This decade is set to be Brazil’s. Brazil’s economy is going gangbusters, the country will probably win the World Cup this year before holding the next one in 2014, and the Olympics will be Rio de Janeiro’s in 2016. Now’s the time to get to speed on the South American powerhouse — particularly so on the musical front, as the sound of samba and bossa nova becomes the soundtrack of the coming years.
Of the current crop of Brazilian musicians, Bebel Gilberto best represents the past and the future of what is referred to as MPB, or Musica Popular Brasileira, the catch-all term for any popular music from Brazil that draws primarily from the country’s own musical traditions. Embedded in Bebel’s bloodlines are the particular melodies and rhythms of Brazil — her father, João Gilberto, practically invented bossa nova through his whispered vocals and the sway of his percussive acoustic guitar, while her mother and uncle, Miúcha and Chico Buarque, were key songwriters and performers who shaped the sound of MPB.
Not surprisingly, then, the acoustic guitar that has been the foundation of her father’s music and so much of MPB is Bebel’s most important songwriting tool. “Songs always begin on the acoustic guitar. Sometimes there’s some back and forth with a flute, but first of all it’s the acoustic guitar — always,” says Bebel proudly from her home in New York. Almost invariably, the person playing that acoustic guitar is Masa Shimizu, her long-standing musical collaborator. “I’m a very dear friend of Masa’s and we’ve travelled the world together making and playing music since 2000. Because of my father’s influence, I work best with the guitar, and I have been lucky enough to find Masa, who I work with so well.”
While Bebel draws assuredly from the musical legacies of her parents and MPB, it’s her ability to so freely interweave these elements with contemporary sounds from all over the world so freely that has made her music her own. “I’ve always travelled a lot and the sounds I hear naturally come to influence my music. My home for the most part over the last seventeen years has been New York, and here, you are always exposed to musical ideas from everywhere, so the rest of the world just seeps into my music.” Such openness to whatever comes her way saw her accepting an unexpected offer to work on the Peeping Tom project with Mike Patton, a musician more well known for his experimentation on the louder end of the musical spectrum. “Faith No More were very big in Brazil when I was living there, so I knew who Mike Patton was when he contacted me about the Peeping Tom project, and I had no reason not to do it. Just because he was a rock musician was no reason to say no. Maybe I might make a rock record too — who knows?”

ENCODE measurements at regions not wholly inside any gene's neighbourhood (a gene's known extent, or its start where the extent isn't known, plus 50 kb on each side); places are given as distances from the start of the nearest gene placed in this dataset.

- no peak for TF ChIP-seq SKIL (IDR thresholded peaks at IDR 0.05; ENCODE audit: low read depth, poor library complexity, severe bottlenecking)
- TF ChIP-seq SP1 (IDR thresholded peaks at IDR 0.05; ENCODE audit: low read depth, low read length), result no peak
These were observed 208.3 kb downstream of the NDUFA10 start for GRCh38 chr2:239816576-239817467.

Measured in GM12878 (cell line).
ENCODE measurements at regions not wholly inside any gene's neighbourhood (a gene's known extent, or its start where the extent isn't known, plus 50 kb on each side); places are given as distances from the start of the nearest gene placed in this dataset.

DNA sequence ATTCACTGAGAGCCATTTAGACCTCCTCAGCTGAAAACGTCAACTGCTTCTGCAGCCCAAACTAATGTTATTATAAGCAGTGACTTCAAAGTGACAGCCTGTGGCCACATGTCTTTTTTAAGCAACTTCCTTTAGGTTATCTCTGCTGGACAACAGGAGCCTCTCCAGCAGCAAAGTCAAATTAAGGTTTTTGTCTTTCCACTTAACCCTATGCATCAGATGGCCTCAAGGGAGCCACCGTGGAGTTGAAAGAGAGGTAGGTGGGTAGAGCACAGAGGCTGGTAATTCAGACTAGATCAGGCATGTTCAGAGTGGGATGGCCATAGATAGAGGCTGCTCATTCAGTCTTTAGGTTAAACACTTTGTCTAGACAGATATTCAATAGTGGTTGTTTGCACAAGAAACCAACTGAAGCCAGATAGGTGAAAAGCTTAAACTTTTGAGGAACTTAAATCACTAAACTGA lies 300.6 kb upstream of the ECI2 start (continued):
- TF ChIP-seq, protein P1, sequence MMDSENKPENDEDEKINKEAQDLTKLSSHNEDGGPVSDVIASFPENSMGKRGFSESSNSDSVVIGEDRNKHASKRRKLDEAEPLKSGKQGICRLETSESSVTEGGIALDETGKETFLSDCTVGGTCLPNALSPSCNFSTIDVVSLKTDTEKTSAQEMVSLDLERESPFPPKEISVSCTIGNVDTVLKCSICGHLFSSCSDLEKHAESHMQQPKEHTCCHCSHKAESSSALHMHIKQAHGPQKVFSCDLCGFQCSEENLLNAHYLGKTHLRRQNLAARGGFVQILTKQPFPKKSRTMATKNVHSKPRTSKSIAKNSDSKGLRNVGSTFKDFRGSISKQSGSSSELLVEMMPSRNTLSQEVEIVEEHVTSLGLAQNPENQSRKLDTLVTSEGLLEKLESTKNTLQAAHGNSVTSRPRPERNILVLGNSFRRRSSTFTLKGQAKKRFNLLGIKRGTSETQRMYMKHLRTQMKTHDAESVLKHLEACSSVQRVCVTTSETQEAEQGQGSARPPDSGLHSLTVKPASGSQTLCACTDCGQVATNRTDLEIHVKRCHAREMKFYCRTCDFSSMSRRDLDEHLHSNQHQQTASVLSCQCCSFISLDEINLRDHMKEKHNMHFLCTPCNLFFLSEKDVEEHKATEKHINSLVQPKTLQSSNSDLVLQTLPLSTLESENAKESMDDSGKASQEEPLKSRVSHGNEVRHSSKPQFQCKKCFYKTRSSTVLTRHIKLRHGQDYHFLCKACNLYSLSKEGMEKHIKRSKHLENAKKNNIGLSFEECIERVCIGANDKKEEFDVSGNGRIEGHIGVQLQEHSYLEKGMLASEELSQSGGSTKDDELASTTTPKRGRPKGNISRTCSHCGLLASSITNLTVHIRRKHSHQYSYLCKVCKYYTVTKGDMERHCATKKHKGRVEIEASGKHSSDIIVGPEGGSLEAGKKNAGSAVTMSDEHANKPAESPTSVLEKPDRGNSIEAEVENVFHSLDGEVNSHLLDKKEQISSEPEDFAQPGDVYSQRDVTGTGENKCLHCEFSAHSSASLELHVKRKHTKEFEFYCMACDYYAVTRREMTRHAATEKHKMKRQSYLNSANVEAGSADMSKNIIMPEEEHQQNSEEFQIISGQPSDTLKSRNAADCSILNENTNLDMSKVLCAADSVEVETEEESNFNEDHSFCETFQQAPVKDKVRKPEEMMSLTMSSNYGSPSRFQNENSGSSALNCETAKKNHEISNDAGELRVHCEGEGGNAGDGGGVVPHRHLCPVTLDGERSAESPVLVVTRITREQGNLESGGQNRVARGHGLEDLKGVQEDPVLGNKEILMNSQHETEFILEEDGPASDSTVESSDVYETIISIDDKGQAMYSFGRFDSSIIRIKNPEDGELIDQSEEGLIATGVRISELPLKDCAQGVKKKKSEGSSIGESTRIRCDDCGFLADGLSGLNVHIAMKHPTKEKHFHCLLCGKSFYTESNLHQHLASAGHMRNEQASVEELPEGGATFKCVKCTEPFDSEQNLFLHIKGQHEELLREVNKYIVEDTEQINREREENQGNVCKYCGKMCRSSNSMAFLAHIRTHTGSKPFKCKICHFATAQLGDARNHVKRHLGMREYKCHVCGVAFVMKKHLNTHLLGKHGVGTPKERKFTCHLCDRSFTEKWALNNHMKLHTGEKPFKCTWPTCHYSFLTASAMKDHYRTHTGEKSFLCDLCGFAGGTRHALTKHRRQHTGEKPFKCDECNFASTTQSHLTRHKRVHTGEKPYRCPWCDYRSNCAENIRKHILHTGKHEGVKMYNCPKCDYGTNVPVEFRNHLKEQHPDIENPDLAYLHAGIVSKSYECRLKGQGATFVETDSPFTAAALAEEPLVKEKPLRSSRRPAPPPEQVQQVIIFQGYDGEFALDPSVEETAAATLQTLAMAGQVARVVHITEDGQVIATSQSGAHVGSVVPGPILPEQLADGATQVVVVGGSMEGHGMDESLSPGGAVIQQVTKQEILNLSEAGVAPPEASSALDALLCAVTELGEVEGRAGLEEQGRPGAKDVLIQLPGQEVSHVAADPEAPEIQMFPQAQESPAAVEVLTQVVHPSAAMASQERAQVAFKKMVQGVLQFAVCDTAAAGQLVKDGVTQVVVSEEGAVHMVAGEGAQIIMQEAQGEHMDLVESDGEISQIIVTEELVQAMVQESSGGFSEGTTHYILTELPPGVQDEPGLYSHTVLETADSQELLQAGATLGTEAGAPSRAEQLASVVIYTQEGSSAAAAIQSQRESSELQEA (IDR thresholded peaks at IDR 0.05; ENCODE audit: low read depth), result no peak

It’s not rock, though, that can be heard amidst the more traditional Brazilian sounds of her latest album, All in One, but reggae. “I wrote my latest album in Port Antonio, in Jamaica. It was like a vacation — there was a studio where I stayed surrounded by palm trees and with beautiful views of the beach. So when I was developing ideas there, Jamaica was a big influence, and that’s how I came to cover Bob Marley — who is so great — and his song Sun is Shining.”
That Jamaican influence will accompany her to Australia in April as Bebel Gilberto plays a date in Melbourne and another in Sydney after performing as part of the Byron Bay Blues Festival. “I’ll be singing songs mainly from All in One, but I also like to mix things up and sing songs from my earlier albums.” Happily too, for as long as she’s in Australia, we have the special privilege of being able to claim such a charming, talented performer as one of our own. “I travel so much, I’ve learnt to be comfortable wherever my bed is and to consider that home, so yes, while I’m in Australia and sleeping there, Australia will be my home.”
Surely someone can arrange for her a citizenship ceremony?